Twilight Zone: The Movie
With the odd exception (Band of Brothers), Spielberg and TV don’t mix. Ironically, as that’s where he started out, and given one of his best pictures is a TV movie (Duel). The collection of half-arsed small-screen fare trumpeting (or should that be trumping) his name is extensive, and there’s a raft of beleaguered series that struggled to a couple of seasons based on his name alone. It’s still going on (Falling Skies). His big-screen version of The Twilight Zone happened several years before he had a good scratch at his anthology itch (Amazing Stories), and given the consistency of his future small-screen failures, it’s rather fitting that his segment should be by far the weakest. Indeed, as co-producer with John Landis, there’s some irony that the directors with a vested interest should come up short while the guest spots (Joe Dante and George Miller) save it from being a complete bomb.
I’ll readily admit that I haven’t religiously watched the entirety of the TV series (although I have taken in the first season), but it’s easy to see why the particularly cosy/crazy ’50s morality play sensibility it exudes was so appealing to the ’berg. Yes, episodes often have a harsh sting in the tale, but they also betray a clear point-of-view. It’s as easy to find one clogged up with sentimentality, as it is one that cuts a satirical swathe through the values of the time or constructed on a clever twist rather than an obvious profundity. How well this approach translates to the ’80s (and subsequent attempts to re-do the series) is questionable, particularly in the floundering attempts to make it more contemporary. Even more doubtful is the anthology movie format, which may end up being very good overall (Dead of Night) but rarely garners a huge audience. This may be why the mooted new film version of TZ has been suggested as a single story (which is how this movie was first conceived). All that said, the ’80s reiteration of the series got to three seasons before it was canned, and the rebooted The Outer Limits made it to seven (far exceeding the original’s two). It was the mighty Spielberg, who was least successful, both here and with Amazing Stories (it reached two runs).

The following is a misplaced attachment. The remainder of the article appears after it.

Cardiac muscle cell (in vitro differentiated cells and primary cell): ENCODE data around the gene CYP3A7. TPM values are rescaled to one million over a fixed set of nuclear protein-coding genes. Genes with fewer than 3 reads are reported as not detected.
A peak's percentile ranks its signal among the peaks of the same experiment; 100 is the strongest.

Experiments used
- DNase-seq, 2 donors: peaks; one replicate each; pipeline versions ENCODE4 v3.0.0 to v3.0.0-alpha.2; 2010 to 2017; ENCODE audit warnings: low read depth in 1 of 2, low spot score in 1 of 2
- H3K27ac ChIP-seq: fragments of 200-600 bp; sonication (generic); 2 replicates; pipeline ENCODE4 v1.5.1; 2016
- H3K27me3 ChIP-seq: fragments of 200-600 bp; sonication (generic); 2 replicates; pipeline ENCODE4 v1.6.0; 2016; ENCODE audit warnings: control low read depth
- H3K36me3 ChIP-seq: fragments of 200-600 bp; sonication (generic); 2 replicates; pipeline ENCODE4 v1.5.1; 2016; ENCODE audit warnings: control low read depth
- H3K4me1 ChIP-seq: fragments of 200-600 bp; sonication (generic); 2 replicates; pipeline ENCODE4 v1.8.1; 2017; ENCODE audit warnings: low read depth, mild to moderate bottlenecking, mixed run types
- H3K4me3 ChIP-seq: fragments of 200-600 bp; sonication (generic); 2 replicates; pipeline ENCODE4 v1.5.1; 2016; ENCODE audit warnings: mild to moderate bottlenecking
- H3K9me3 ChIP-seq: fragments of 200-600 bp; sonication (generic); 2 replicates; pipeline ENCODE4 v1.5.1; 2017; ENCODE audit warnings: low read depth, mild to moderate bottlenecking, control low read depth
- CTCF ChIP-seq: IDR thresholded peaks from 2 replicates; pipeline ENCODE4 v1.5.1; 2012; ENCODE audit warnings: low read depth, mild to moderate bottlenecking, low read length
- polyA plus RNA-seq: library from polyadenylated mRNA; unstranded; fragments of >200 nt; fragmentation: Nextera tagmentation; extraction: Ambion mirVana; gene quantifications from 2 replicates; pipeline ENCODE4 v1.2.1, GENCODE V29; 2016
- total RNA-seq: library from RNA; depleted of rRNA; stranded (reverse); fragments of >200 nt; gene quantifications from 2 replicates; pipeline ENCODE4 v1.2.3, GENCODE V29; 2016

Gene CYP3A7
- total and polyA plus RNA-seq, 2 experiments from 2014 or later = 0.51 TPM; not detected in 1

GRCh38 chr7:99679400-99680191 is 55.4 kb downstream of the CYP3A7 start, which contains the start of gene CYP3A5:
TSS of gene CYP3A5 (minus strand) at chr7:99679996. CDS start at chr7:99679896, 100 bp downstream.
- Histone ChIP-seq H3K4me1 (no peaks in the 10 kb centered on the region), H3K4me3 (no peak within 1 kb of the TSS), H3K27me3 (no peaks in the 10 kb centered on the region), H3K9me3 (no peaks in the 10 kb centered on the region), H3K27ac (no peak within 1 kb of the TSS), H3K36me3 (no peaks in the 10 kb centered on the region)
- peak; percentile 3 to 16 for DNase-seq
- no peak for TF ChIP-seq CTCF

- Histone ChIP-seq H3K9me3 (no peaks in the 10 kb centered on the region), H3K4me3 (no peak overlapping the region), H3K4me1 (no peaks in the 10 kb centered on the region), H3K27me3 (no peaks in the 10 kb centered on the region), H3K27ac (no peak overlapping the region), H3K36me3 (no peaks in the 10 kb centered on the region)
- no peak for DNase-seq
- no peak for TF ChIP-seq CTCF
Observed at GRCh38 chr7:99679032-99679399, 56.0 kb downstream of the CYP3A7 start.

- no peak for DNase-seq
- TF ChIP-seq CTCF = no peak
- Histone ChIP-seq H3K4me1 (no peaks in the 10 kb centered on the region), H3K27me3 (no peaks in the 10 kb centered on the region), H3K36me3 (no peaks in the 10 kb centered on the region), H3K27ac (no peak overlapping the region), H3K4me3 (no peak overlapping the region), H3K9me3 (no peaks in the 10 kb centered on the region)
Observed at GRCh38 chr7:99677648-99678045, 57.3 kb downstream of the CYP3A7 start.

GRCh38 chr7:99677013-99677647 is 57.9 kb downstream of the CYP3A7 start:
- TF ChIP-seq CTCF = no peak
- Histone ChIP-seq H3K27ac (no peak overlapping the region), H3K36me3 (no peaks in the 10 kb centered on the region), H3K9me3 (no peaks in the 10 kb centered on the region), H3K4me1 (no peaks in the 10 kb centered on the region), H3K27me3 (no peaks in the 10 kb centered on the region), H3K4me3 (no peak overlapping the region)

The project very nearly didn’t see the light of day at all, following the horrific accident on the set of John Landis’ segment. Vic Morrow and two child actors were killed when a helicopter crashed during the filming of a Vietnam-based set piece in which Morrow carried the kids across a pond; the pilot got too close to explosions being detonated as part of the scene and the vehicle spun out-of-control, decapitating Morrow and one of the children. The other was crushed by one of the helicopter’s skids. Child safety laws had been wilfully circumvented in order to shoot the sequence at night, and there had been voiced and unvoiced safety concerns over the scene. Landis admitted culpability over the employment of the children, but denied negligence in respect of the accident. He, along with four other production personnel (including the pilot), was acquitted of manslaughter in 1987 following a nine-month trial.